• Mr Martin says ‘by lockdown on 20 March only five of our 43,000 staff had tested positive, even though they were working in the busiest pubs in the UK, at the tail end of the winter, when the virus was rampant in the country.’ He continues ‘since pubs have re-opened and the level of testing has dramatically increased, there has been a handful of individual cases of positive tests for the virus in our pubs but nothing, it appears, which could be described as an outbreak and there appears not to have been, up until now, a case of transmission from person to person among staff or from staff to customers- or vice versa.’
• An investigation by Sky News has found that ‘pubs and bars in England are ignoring COVID-19 guidance, potentially putting public health at risk.’ Sky says ‘nine out of 10 venues visited [in one Greater Manchester suburb] were not following government guidance by asking for customer contact details.’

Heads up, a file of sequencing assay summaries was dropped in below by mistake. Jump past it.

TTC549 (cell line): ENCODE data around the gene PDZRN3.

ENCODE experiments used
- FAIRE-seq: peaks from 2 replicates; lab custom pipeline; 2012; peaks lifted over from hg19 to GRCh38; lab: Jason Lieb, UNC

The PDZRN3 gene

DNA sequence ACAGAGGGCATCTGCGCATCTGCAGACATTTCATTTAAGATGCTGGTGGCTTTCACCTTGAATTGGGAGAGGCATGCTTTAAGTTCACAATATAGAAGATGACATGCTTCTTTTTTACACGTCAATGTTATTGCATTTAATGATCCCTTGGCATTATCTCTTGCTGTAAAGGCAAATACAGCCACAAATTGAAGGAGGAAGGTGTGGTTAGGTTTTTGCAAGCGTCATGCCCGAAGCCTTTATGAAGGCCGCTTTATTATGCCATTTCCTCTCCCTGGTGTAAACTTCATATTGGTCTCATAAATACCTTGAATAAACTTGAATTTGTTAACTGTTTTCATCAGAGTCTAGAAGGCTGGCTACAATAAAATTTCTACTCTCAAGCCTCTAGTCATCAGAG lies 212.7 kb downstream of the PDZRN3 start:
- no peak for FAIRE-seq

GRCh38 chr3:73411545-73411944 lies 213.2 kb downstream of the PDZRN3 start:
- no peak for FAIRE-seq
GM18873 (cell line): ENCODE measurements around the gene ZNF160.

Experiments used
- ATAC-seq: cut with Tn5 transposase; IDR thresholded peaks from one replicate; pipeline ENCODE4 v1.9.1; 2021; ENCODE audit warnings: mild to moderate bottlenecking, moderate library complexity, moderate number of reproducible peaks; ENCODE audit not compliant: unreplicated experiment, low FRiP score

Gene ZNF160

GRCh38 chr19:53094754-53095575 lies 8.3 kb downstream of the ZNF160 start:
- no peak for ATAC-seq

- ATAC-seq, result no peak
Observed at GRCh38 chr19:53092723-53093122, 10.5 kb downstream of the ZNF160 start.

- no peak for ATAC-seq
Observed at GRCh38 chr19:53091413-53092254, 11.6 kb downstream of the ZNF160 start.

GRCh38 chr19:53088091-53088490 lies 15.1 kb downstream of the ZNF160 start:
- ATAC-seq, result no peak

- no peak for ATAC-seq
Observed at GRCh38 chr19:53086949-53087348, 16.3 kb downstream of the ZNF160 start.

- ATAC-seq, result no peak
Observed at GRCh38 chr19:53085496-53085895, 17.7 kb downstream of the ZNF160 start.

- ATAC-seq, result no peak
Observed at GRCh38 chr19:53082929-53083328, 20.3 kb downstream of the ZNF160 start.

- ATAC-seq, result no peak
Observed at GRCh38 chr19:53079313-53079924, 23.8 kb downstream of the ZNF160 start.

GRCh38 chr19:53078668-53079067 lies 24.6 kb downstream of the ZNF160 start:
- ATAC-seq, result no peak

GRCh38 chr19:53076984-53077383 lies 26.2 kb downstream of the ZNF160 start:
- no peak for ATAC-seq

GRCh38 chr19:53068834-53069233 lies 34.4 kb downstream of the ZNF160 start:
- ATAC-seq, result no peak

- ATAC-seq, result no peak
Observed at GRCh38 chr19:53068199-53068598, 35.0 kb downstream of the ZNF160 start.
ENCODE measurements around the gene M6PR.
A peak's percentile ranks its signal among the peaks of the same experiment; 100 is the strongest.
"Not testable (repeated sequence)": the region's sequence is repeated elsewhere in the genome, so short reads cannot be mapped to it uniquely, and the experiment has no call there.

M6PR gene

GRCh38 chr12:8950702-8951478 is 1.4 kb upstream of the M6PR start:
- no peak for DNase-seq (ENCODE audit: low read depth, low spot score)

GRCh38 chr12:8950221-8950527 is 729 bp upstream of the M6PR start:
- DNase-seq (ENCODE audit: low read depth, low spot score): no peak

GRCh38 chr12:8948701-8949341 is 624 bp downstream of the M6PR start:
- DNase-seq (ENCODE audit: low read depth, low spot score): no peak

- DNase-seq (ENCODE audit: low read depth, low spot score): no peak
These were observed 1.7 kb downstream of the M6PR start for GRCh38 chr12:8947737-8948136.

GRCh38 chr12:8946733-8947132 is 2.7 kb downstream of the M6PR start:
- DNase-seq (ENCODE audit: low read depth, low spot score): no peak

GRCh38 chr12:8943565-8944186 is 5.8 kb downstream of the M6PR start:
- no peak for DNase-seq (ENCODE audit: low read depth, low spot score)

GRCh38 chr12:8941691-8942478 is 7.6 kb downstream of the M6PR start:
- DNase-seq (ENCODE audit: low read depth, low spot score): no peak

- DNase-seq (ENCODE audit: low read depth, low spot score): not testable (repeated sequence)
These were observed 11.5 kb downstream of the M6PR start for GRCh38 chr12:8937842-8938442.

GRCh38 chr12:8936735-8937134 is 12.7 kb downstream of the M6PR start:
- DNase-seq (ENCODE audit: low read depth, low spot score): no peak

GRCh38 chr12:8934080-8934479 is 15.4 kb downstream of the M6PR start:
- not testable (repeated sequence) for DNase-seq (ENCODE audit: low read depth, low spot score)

• Langton was recently in the Yorkshire Dales and Lincolnshire where four out of four pubs did ask for contact details and 0 out of 1 restaurant(s) did not. Collecting names is not mandatory though the government says venues “should assist” the test and trace programmes “by keeping a temporary record of your customers and visitors for 21 days”.
• Foodservice analyst Peter Backman has said that the thousands of suppliers to the foodservice sector are facing a major challenge. Looking forward, Mr Backman comments on the likely demand withing the foodservice industry and concludes that large parts of it, namely those supplying food to local and central government, to prisons, education establishments and the armed forces amongst others in the public sector, should be relatively unaffected over the medium term. He says ‘public services are likely to carry on much as before Covid, perhaps on a slightly smaller scale.’